If you have not yet read this series which starts with The Burning Sky...WHAT ARE YOU DOING WITH YOUR LIFE?!!!  I seriously am in love with everything about this story, the world, the magic, did I mention EVERYTHING.  I was literally reading this second installment during SSR (silent sustained reading) in class and gasped aloud, much to the amusement of my students and my own personal embarrassment.  What I really wanted to do was jump on top of my desk and yell, "I LOVE THIS BOOK!"  But I feel as though that may be frowned upon withing the confines of school..whatevs, let me tell you why I love this series:

1. There are end notes!  End notes people!  Little numbers that lead you to a glossary of information in the back of the book to explain all sorts of magical terms to us lay people.  It is fabulous.

2.  She does not shy away from using big words.  Wonderful words.  Words that even I, as a teacher, had to look up and add to my vocabulary.

3.  The world is amazing.  This time around I would love to mention the unique point of view that she chooses.  Half of the chapters are told from the end.  The other half are told in flashback, which I don't always love but this time around, it was so different, it was amazing.  Also, let me take a moment to talk about how great the magic is.  It is great.  Comforting in its normalcy (for magic, I realize that's kind of a contradiction, but you get what I'm saying, right?) but also singular in some of it's creations and creatures.

4.  The characters are simply perfect.  How can entire novel center around two main characters without getting monotonous or boring, when the characters are these two, the answer is: sheer awesomeness.

The Perilous Sea was equally as fantastic as its predecessor The Burning Sky.

Final Recommendations:  if you like epic magic, great characters, a little bit of romance, and a simply wonderful story, everyone, just. go. buy. NOW!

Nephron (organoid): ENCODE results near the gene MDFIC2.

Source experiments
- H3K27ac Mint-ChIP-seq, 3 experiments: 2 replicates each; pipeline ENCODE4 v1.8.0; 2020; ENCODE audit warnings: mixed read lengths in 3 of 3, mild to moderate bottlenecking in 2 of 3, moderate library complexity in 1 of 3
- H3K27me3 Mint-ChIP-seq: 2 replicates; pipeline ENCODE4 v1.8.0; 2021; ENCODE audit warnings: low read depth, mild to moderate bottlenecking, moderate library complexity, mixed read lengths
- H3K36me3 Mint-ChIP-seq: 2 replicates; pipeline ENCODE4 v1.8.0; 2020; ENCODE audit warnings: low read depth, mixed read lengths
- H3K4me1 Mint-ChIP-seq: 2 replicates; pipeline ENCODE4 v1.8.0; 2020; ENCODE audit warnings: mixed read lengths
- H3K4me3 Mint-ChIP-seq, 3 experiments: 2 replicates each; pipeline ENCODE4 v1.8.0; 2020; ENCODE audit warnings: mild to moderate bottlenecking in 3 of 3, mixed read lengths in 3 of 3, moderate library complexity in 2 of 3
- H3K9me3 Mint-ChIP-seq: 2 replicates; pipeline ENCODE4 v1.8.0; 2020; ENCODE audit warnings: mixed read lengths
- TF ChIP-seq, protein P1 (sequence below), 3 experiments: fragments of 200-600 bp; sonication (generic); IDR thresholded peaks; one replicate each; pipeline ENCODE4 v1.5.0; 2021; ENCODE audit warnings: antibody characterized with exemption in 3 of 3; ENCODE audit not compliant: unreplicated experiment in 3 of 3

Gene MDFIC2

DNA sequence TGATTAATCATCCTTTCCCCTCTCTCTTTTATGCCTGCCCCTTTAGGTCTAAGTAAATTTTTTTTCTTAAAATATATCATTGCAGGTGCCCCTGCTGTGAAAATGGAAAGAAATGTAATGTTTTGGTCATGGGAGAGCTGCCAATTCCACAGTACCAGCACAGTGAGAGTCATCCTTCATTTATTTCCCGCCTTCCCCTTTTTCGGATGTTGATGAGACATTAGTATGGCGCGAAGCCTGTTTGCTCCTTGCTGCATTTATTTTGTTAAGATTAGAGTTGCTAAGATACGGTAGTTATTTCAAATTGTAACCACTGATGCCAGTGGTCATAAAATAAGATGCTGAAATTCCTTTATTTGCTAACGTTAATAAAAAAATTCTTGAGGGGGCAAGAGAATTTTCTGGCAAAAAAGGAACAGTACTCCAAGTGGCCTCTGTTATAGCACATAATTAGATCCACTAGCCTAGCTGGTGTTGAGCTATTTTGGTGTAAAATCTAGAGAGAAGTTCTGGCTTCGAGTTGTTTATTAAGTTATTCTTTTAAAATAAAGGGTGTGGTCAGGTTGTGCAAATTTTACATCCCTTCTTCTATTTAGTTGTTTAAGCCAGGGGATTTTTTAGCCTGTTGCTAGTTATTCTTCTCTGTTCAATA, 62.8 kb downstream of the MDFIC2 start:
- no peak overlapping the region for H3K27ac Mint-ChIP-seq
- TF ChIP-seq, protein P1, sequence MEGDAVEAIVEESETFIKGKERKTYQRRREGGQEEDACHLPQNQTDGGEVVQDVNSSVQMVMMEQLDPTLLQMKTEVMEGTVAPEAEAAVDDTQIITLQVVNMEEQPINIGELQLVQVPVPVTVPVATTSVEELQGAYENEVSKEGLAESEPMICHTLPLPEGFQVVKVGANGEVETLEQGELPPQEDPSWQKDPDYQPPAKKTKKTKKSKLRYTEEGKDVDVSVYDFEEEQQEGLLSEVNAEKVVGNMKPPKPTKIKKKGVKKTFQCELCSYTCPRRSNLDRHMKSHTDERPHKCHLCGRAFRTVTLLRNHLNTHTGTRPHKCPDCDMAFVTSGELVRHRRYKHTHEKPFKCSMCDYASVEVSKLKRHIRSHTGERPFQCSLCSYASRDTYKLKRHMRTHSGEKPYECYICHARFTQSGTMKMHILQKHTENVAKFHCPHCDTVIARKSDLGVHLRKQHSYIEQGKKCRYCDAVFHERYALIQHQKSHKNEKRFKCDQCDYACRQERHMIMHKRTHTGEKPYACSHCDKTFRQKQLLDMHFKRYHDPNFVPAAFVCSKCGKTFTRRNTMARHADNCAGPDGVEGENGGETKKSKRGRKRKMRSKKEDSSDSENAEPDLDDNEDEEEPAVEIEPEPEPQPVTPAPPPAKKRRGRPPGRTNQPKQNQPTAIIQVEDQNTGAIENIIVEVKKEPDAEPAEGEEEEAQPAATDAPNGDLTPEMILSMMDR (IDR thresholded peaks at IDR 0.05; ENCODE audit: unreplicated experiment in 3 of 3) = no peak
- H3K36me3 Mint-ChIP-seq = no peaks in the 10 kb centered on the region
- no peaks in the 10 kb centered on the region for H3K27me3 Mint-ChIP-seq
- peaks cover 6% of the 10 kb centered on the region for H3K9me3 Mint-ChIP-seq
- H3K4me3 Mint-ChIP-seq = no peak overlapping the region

Snow Like Ashes by Sara Raasch

I was really pumped going into this book (like I might have actually squealed with joy when it came into the library). I had heard fabulous things about it. Likening it to several series that I LOVED (Girl of Fire and Thorns, looking at you here). Needless to say, I was underwhelmed. It's my ow fault partially, I mean I had hyped it up in my head too much, right? There was that and the fact that it was all too big: the landscape, the story arch. And too forced/predictable. I don't know, for some reason, I just couldn't find myself caring about the characters. I like a string female heroin, however the quantity of times Meira had to reassure herself that she was strong enough, grated on me after a while. It may have also been the constant movement, they were refugees after-all. That whole not staying in one place coupled with having to familiarize myself with a brand new (and terribly expansive) landscape often left me confused and frankly, disinterested. I plotted through, however. 

Final Recommendations: if you like vaguely confusing magic, a sprinkling of romance (warning love triangle), a HUGE landscape.